When I was an undergraduate student at METU, I joined the ACM club. We participated in weekly / monthly contests, joined coding boot camps to get better at contest skills, and visited other ACM clubs in Turkey. I was never as good at participating in a global ICPC contest, but I still loved the excitement of solving problems. After graduating with my master’s, I have a longing for those times. Because implementing real-time systems or research ideas makes you write tens of classes, thousands of lines of codes. However, these computation problems are much simpler to implement yet could be very tough to crack. So, here is my six-month journey to start competitive programming again.

1.It started with “Advent of Code”

Due to lockdown, I think 2020’s advent calendars are even more fun to make us forget about Christmas markets in the town. I got a tea advent, one for chocolate, and I started Advent of Code. Sadly, the time difference made me join the party a little late for the daily scoreboard, but it was a pleasure solving problems with the Redditt community. My AoC Github repo

2.Leetcode and Hackerrank

Solving all the advent of code problems daily, I developed a daily habit and ready for my new year resolution of solving one Leetcode problem in January. Naturally, I thought starting with #1 and going all the way to #1885 in Leetcode was a solid idea. How wrong I was! I do not understand what the intuition with the LC ordering system is. One problem was super easy, and the next one was hardcore. I felt like I am not learning gradually. Then I found this list of LC problems by patterns, and everything made much sense. I also like the Hackerrank has micro curriculums for the specific issues you want to tackle that day. In February, as the shortest month of the year, I had enough courage to take the LC monthly challenge. I find it also nice to solve one random question every day, but it can be surprisingly difficult for some days.

3.Google Coding Competitions

Google offers three worldwide competitions. Google Kickstart is the coding challenge throughout the year, and difficulty changes each round. Google Code Jam is the well-known one. Participants solve challenging, algorithmic puzzles against time. This also has a round system throughout the year, and there are monetary rewards for those survivors! I joined Google Hash Code this year with my team. The problem style is not like small puzzles; there is one big engineering problem (most probably NP) with different test cases given a couple of hours to tackle it. This year there were virtual hubs, and teams could code together with Zoom. Following the Twitter hashtag that night, I felt we were a global team together. Although our team could only make it to the first #1000, we will definitely be more prepared next year. Google Coding platform has a perfect archive to prepare for these challenges, and I recommend looking at the previous year’s problem before jumping into Hashcode.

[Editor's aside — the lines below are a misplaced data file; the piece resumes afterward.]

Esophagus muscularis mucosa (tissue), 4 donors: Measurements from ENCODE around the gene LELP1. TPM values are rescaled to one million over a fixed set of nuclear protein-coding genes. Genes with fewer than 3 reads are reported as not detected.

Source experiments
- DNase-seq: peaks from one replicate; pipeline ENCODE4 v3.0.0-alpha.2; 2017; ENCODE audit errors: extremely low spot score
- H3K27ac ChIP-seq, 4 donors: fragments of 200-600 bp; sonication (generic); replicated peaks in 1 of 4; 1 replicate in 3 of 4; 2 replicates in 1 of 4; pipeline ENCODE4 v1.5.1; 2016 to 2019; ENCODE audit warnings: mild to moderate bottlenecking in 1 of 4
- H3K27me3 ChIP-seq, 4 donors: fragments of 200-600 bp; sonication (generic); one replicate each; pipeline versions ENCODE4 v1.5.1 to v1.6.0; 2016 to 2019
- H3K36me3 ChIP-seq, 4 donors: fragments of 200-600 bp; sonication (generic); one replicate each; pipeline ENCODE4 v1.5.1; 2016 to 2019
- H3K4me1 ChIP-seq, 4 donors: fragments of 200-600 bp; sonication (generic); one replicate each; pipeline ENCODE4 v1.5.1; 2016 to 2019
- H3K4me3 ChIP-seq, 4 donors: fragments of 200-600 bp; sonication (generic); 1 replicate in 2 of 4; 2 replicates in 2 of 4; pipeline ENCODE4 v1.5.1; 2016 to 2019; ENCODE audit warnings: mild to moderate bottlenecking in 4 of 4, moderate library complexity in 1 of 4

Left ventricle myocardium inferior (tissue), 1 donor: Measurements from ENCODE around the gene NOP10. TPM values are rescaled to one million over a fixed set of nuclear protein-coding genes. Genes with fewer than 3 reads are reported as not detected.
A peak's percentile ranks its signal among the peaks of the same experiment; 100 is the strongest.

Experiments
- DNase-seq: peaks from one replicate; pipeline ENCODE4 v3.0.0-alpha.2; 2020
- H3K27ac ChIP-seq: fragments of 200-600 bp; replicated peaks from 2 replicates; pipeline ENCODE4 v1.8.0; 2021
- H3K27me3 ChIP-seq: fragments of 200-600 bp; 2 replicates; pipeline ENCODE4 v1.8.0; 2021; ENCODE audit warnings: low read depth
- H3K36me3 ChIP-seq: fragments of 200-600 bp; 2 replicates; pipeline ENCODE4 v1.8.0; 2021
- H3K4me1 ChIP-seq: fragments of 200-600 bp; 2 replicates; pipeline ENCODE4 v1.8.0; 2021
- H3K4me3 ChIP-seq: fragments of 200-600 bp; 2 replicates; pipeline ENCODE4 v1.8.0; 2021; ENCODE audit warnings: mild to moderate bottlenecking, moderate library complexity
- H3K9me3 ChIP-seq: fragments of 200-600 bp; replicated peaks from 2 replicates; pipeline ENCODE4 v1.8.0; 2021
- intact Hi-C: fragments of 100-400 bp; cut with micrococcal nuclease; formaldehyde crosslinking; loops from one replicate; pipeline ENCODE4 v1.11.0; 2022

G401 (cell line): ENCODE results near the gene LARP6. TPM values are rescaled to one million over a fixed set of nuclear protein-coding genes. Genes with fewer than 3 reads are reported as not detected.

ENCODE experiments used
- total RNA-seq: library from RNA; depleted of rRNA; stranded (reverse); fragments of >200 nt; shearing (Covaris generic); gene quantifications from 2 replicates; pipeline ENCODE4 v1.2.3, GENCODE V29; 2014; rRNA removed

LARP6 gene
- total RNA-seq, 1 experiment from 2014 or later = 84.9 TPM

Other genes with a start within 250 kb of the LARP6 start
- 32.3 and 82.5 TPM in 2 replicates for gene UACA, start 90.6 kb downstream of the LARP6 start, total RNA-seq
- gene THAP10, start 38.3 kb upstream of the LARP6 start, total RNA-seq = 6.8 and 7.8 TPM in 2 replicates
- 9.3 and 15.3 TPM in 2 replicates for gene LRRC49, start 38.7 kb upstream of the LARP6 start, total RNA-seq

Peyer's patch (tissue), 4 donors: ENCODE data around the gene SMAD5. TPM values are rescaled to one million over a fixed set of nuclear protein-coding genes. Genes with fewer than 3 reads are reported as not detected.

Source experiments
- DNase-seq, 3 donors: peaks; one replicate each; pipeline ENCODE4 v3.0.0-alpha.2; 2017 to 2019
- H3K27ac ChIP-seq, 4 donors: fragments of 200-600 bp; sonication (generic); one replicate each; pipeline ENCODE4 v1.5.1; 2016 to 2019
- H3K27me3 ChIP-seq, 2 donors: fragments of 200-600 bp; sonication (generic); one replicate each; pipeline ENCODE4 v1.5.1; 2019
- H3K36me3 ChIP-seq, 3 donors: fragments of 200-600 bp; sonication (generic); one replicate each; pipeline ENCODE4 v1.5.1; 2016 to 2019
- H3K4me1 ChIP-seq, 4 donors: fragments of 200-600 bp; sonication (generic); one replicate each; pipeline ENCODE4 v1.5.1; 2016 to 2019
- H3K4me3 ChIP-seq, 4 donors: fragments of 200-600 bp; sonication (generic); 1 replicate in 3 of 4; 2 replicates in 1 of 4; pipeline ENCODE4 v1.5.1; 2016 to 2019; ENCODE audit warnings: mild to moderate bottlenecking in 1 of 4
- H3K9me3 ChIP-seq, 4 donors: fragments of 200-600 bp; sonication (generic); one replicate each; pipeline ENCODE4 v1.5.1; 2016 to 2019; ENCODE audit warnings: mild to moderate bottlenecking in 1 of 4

Then there is an old classic USACO. This is the official training platform for USA Programming Competitions. Please do not fall for their retro website; the training documentation is top-notch, and each topic tackles one specific skill for the coding competitions. Their file reading/writing system can be a bit annoying, though! After completing some of the training set problems, I hit one level as I could no longer tackle problems even I spent a week! Then, I decided to level back a bit and cover the basics one more.

5.Books and Videos

I used C++ for most of my projects. For a difference, I start practicing problems in Python as well. Unfortunately, I forgot some data structures (because I never used them in research). This video from FreecodeCamp comes to survive. It is 8-hour long and not something you can digest in one day, but it gives a good refresher, even examples in code. For those who want to study algorithms, “Elements of Programming Interviews in Python by Aziz, Lee, Prakash “ is the best one I read. It gives a good explanation of the problems and offers variations in interviews and coding challenges. The beginning of the book provides a helpful table for which problems to focus on in a limited time frame. If you are preparing for interviews, time is always against you! I find this repo extremely convenient to find Leetcode equivalents easily to EPI problems, and it (mostly) follows the table at the beginning of the book. There are some topics that I need to spend more time to understand and think about; for instance, dynamic programming was never a good friend of mine. I can recommend the playlist from Errichto for understanding the nature of DP problems. His whole channel is always helpful for those who want to checkout.


I am taking some vacation for the summer. But I developed solving one LC problem a day and I gain self esteem a well. I never thought I am ready for coding interviews or white board style coding problems until this day. Even in grad school, you have to tackle at least some coding interviews for internships and research engineer roles so no way to escape from it. There is a quote that motivates me a lot:

“Solving Leetcode everyday, keeps the interview fear away!”